Press Kit (3.3 Mbyte PDF)

COMMENTS ON Witness To Hiroshima

"I watched Witness to Hiroshima, and it was as moving and thoughtful a work on the bombing of Hiroshima as I have ever encountered.... I showed the DVD today in class, and the students were very positive about the work…. In the absence of an actual bomb survivor, I think the DVD gently, powerfully imparts the nobility of survivors. I will definitely use it in the future as well.”
  James Fujii
Associate Professor of Modern Japanese Literature
University of California, Irvine
Witness to Hiroshima is one of those small-story films that reveals a much bigger picture… The link the film draws between Tsuchiya's experiences following the bombing and his later horseshoe crab preservation work is a startling connection. Teachers will find lots of use for this fine, short film.”
  Rethinking Schools Magazine
Volume 23 No. 3 - Spring 2009
"Born six years before my country dropped the Atom Bomb on Hiroshima and Nagasaki, I grew up in the shadow of this horrendous tragedy. My post-World War Two generation believed nuclear holocaust to be inevitable. That we hadn't nuked Germany or Italy --Japan's Axis partners in fascism -- told us plenty about our country's toxic color codes. I can't take in Keiji Tsuchiya's personal, on-the-ground, turn-by-turn testament without feeling my stomach and throat constrict. Like Mr. Tsuchiya's faithful translator, I, too, break into tears as his story makes its point: that the horseshoe crab and all living things share with us the same water and air. For a world that knows little or nothing about this monstrous 20th century event and its stained legacy, Kathy Sloane's 15-minute documentary is a must-see."
  Al Young
California Poet Laureate (2005-2008)
"What a wonderful project. I cry every time I watch it. I would love to make it available on our website for both teachers and laypersons alike."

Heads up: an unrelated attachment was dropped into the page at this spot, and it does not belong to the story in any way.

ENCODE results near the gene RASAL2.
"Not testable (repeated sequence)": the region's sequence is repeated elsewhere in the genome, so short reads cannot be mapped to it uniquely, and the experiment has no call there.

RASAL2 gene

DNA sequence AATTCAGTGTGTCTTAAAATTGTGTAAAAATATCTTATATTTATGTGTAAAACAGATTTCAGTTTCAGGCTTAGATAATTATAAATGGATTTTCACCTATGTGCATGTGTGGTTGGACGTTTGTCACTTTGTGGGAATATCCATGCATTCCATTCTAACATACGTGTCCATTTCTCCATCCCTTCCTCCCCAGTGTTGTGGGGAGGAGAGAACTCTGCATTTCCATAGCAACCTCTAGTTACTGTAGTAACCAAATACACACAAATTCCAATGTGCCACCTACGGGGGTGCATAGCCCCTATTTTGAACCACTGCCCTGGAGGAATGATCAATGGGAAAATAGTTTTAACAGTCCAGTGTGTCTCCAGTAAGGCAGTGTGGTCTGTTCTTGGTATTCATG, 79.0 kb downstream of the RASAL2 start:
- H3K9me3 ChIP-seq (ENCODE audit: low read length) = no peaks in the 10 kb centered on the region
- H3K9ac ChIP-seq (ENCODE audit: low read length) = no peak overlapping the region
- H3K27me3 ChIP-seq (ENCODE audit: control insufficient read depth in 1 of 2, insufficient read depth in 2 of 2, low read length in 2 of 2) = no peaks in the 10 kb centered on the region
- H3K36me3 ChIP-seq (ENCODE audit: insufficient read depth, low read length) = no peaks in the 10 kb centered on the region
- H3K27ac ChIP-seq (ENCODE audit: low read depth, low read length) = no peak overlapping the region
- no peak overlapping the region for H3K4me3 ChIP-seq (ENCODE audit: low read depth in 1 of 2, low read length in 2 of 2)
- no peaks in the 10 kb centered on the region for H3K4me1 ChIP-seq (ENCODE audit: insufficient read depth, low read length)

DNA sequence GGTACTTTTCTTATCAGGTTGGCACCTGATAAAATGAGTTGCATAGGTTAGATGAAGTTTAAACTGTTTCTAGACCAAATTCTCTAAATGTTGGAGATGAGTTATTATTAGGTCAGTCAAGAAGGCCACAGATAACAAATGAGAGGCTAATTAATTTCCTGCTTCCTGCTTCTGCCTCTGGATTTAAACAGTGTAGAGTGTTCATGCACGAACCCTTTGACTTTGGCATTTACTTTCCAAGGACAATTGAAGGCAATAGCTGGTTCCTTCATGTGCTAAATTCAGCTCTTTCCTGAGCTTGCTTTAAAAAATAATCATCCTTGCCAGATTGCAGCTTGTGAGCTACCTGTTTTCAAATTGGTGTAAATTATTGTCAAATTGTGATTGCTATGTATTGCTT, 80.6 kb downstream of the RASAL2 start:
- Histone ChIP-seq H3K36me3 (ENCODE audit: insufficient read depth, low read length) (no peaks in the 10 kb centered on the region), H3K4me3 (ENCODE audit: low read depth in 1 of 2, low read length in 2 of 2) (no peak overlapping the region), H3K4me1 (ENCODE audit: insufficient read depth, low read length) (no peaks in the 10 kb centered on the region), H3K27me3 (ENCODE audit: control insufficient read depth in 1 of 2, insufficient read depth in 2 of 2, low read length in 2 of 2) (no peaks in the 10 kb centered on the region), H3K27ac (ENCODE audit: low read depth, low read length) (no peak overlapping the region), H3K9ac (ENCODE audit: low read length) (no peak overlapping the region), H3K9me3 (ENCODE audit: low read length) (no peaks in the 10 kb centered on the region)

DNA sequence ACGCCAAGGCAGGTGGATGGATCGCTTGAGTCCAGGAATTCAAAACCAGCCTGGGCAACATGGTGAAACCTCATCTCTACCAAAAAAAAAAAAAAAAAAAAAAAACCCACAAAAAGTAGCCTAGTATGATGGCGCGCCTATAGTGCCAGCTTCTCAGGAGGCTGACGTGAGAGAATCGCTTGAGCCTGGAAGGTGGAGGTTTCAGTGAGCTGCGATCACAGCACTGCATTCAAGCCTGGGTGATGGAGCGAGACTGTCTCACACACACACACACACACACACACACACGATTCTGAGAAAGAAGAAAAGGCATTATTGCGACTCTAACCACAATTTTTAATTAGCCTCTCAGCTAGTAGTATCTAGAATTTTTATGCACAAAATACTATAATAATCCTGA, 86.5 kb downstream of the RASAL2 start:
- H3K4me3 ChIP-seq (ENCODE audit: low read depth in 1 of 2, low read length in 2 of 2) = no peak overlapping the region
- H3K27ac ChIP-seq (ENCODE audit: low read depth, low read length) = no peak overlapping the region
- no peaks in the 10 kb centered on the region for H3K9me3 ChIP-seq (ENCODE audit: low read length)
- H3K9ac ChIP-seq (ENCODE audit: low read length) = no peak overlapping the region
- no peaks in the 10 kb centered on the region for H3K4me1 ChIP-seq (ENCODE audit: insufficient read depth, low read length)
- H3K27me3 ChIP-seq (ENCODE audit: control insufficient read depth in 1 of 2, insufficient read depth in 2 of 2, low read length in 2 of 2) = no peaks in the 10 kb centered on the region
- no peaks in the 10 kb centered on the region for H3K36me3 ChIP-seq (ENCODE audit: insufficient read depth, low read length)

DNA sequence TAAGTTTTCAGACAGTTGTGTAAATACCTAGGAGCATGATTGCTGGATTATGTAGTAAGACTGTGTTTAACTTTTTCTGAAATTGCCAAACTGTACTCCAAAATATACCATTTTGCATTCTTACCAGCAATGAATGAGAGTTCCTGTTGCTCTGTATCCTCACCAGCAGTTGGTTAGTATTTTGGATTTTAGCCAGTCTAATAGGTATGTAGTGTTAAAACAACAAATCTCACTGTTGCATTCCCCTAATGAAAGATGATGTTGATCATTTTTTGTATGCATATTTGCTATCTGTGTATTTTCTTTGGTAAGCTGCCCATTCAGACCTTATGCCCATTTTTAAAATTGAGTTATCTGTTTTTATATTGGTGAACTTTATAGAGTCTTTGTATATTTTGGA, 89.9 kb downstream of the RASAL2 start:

Glenn Gauvry, President
Ecological Research and Development Group
Dover, Delaware
"I watched the film and was totally moved. When the narrator's voice cracked in the film, I also had tears in my eyes. Mr. Tsuchiya's watercolor pictures are indeed very powerful. I am going to ask our movie club to make sure this film will be shown again next semester. Kudos to your outstanding job!"
  Dr. Phoenix Liu
Program Director
Language House Immersion Program
School of Languages,Literatures,and Cultures
University of Maryland, College Park, Maryland
"I think that the whole world has to see this film and not just know the facts, but feel the cries of the Japanese. This film made me question how I am living my life."
  Amy Cha, 10th grader
Athenian School
Danville, California

"We are the horseshoe crabs and we are the birds

I've just watched the film on the Hibakusha. Very well done. It put me in mind in some ways of the story about the US journalist Robert Scheer who witnessed a blast in the South Pacific during the open air nuke testing in the late 50s and who was told, apologetically by the military, that he was going to see a tac, a small tactical nuclear bomb, not a big city buster. He was feeling cheated, as it was only a 10K, as small a nuke as we have, not a 1 or 2MT.